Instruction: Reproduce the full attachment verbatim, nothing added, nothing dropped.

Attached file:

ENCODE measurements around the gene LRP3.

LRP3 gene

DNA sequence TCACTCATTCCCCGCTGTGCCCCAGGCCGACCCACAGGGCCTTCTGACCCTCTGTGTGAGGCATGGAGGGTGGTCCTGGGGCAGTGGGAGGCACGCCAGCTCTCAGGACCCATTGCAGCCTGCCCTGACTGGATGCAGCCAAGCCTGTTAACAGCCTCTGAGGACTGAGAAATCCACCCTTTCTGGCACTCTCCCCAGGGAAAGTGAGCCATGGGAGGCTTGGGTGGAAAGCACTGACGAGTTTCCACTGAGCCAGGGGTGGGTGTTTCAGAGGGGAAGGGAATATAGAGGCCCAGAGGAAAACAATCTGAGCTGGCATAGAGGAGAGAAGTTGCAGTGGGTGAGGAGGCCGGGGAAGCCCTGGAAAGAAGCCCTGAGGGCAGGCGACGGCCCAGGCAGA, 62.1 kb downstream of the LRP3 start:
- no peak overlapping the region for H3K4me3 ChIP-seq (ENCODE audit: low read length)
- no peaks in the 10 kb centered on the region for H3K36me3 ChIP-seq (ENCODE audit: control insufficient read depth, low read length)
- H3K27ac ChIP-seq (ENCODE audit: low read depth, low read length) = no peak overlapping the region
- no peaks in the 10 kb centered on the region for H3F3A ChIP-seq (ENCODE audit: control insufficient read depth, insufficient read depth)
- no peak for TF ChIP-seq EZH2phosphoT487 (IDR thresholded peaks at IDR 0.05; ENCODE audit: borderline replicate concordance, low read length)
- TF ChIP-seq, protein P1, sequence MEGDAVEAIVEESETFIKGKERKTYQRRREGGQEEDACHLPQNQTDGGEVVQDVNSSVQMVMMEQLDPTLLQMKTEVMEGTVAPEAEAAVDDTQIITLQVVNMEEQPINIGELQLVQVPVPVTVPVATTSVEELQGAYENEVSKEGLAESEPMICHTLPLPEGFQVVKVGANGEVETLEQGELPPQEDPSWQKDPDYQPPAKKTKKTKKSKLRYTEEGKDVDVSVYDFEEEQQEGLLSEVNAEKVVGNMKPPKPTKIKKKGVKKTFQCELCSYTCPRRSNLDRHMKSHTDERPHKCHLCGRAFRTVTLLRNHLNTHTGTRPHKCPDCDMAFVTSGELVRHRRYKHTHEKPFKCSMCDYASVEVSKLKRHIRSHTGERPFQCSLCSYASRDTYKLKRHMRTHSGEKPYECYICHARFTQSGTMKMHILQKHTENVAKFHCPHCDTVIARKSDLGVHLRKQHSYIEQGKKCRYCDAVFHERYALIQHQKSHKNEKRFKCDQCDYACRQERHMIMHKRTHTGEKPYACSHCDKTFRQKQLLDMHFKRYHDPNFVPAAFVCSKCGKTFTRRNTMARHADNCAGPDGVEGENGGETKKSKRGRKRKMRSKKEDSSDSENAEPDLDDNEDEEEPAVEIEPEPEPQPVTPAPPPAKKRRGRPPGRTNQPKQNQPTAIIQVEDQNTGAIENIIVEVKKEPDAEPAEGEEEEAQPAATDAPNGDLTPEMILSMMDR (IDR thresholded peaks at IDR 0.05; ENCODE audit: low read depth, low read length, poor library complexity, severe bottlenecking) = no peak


ENCODE measurements around the gene LRP3.

LRP3 gene

DNA sequence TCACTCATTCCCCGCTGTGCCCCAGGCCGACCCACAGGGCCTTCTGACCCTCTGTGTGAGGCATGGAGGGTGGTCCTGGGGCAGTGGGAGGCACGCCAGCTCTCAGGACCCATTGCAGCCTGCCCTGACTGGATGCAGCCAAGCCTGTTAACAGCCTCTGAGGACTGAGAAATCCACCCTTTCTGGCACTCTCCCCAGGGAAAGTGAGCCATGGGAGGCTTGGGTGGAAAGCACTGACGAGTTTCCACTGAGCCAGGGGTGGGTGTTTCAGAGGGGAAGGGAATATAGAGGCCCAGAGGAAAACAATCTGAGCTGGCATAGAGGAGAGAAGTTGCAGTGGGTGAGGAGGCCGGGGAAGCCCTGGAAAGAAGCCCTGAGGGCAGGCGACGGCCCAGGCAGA, 62.1 kb downstream of the LRP3 start:
- no peak overlapping the region for H3K4me3 ChIP-seq (ENCODE audit: low read length)
- no peaks in the 10 kb centered on the region for H3K36me3 ChIP-seq (ENCODE audit: control insufficient read depth, low read length)
- H3K27ac ChIP-seq (ENCODE audit: low read depth, low read length) = no peak overlapping the region
- no peaks in the 10 kb centered on the region for H3F3A ChIP-seq (ENCODE audit: control insufficient read depth, insufficient read depth)
- no peak for TF ChIP-seq EZH2phosphoT487 (IDR thresholded peaks at IDR 0.05; ENCODE audit: borderline replicate concordance, low read length)
- TF ChIP-seq, protein P1, sequence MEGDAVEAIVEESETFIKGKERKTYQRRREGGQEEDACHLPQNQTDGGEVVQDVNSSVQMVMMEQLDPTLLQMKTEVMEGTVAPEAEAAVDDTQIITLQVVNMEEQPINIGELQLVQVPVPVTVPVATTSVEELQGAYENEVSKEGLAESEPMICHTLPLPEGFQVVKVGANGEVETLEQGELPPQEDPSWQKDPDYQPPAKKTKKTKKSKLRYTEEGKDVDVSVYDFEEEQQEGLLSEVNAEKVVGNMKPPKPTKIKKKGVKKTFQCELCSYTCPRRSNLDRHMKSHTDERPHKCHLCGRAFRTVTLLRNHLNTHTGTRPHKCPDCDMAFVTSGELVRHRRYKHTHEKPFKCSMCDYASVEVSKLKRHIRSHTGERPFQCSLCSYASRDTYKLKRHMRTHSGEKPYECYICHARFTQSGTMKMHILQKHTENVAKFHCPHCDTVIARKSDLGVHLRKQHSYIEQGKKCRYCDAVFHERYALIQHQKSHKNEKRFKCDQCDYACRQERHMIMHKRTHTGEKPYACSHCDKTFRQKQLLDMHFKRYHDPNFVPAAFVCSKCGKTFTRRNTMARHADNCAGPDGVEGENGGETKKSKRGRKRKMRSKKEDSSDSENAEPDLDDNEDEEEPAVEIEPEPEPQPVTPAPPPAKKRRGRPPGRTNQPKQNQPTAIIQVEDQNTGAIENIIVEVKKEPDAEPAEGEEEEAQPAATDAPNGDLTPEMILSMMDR (IDR thresholded peaks at IDR 0.05; ENCODE audit: low read depth, low read length, poor library complexity, severe bottlenecking) = no peak